Data-Driven Decision Making is a significant model for communities to adopt because it can help unlock key strategies to end homelessness. This is the inaugural blog of our ongoing Data Corner series offering practical insights into how data can inform and transform homelessness systems for the better.
By Randalin Ellery,
Data Impact Lead
Built for Zero Canada
As communities chart their path toward ending chronic homelessness, it has become increasingly clear that data plays a fundamental role. Built for Zero Canada (BFZ-C) communities such as Chatham-Kent and Guelph-Wellington have demonstrated that embracing a data-driven culture, using real-time quality data to inform decisions and system-wide changes, results in reductions in chronic homelessness.
Data-Driven Decision Making (DDDM)—the practice of collecting real-time data, analyzing it, and basing decisions and taking action on insights resulting from the information—is pivotal to our work at the Canadian Alliance to End Homelessness (CAEH). This is a decidedly progressive approach compared to traditional attempts of understanding homelessness such as point-in-time counts, which are fraught with limitations.
BFZ-C focuses on three specific components of DDDM: data quality, data relevance, and data access.
Data quality is the ability of a given data set to serve an intended purpose. For example, By-Name List (BNL) data can support triage to housing services but is also a critical tool for system performance management and evaluation.
Yet having a real-time list of people experiencing homelessness isn’t enough – the data needs to achieve a standard of quality. For the 11 BFZ-C communities that have achieved a Quality By-Name List (QBNL), this means their data is complete, accurate, consistent, and timely.
To demonstrate that they have a QBNL, communities must receive an 11/11 on basic quality in the BNL Scorecard, complete the Provider Participation Worksheet, and demonstrate 3 consecutive months of reliable chronic data. Communities can then set a baseline based on the number of individuals experiencing chronic homelessness during the month they achieve QBNL. The baseline then becomes a point of reference from which change can be measured.
Once communities have a QBNL, they can lean into DDDM – identifying opportunities for improvements and measuring reductions.
Data relevance is about focusing on collecting and analyzing data that informs outcomes, and strips away data noise (meaningless information).
For example, BFZ-C communities focus on collecting six specific chronic data points: newly identified individuals, returns from housing, returns from inactive, active homeless, move-ins, and moved to inactive. These data points are sufficient for DDDM that can measure improvements and reductions, identify gaps and areas of concerns, and ultimately, drive communities toward chronic functional zero.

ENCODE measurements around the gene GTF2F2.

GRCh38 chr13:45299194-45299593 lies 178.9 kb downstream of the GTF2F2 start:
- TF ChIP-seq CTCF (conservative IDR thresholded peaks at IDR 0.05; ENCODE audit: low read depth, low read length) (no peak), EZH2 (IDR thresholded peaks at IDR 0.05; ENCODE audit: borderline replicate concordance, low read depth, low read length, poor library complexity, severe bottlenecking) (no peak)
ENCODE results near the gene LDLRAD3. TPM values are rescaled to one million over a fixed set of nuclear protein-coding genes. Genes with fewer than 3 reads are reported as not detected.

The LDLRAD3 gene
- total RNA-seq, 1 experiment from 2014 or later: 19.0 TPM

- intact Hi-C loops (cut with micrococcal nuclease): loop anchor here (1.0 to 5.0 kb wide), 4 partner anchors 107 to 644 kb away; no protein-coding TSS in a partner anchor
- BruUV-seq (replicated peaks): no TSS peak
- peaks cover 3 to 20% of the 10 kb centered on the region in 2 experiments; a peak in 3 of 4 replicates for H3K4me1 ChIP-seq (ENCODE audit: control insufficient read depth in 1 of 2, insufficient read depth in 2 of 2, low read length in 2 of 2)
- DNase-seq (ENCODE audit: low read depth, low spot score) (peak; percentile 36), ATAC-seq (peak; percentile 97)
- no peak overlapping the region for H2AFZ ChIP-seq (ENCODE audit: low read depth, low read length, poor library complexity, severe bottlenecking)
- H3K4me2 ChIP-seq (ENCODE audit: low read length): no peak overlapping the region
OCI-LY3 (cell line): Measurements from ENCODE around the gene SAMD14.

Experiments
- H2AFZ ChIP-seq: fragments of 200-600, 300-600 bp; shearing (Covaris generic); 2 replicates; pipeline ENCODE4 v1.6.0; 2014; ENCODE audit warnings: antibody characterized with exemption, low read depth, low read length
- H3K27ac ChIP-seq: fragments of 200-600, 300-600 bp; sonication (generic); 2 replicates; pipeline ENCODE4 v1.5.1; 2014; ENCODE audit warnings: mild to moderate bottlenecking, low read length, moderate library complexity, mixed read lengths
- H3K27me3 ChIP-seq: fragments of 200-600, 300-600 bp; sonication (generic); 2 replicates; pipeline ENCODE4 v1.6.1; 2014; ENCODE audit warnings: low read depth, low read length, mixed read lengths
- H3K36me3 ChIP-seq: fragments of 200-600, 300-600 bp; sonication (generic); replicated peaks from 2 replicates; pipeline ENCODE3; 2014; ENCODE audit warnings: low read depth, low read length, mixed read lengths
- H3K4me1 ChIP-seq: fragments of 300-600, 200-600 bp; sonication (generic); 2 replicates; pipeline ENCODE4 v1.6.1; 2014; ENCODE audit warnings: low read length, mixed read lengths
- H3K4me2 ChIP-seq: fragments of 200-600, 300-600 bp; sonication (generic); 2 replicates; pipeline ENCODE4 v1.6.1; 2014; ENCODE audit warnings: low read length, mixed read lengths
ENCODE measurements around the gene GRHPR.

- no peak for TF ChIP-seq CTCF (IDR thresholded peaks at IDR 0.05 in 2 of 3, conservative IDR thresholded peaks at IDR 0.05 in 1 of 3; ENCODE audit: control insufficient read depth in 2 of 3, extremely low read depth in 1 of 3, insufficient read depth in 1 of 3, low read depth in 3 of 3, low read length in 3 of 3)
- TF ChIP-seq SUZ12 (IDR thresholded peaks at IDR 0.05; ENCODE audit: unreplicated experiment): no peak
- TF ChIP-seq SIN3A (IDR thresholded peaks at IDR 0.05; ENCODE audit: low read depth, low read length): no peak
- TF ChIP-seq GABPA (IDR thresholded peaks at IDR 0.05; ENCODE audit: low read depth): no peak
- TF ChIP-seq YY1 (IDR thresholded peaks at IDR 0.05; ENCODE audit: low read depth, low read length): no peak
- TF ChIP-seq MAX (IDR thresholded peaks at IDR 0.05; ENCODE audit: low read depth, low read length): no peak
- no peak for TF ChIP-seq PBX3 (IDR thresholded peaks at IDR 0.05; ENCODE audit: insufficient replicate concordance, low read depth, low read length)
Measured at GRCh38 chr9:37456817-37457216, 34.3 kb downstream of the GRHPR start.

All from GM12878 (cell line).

Finally, BFZ-C and CAEH believe that data access is a critical component of DDDM. Democratizing access to data—that is, making it widely available (at an aggregate level and/or with proper consents) ensures that all stakeholders can participate in DDDM to improve the homeless-response system and ultimately, end homelessness.
Making data publicly available, using dashboards, and using it to inform case conferencing as part of Coordinated Access, are great ways to demonstrate and monitor progress and establish partner buy-in.
Of course, developing a data-driven culture that embraces DDDM doesn’t happen without some effort. To become data-driven, organizations typically move through five stages:
Building a data-driven culture is integral for communities that want to achieve and sustain an end to homelessness.
But remember, data isn’t everything. While data can show the results of your work and recognize patterns humans cannot: nothing can replace human intuition, front-line experience, and community context, which are important factors in the decision-making process too.
DDDM is a critical tool for decision-making, and one that BFZ-C and CAEH is both proud to model and encourage communities to adopt.
This blog is part of our ongoing Data Corner series offering practical insights into how data can inform and transform homelessness systems for the better. Learn more at bfzcanada.ca.
Planning on joining us at the 2019 National Conference on Ending Homelessness in Edmonton this November 4-6? Here are three important tips:
- Be sure to register for #CAEH19 before Aug. 2 to take advantage of our early bird rates!
- We released our preliminary program for
#CAEH19! With a record 84 sessions across 10 streams, this year’s conference is promising to be our best yet.
- Did you know that WestJet is offering discounted flights for conference goers? Learn more about WestJet’s generous offer that helps us keep #CAEH19 accessible, visit our website at conference.caeh.ca to learn more about this special deal.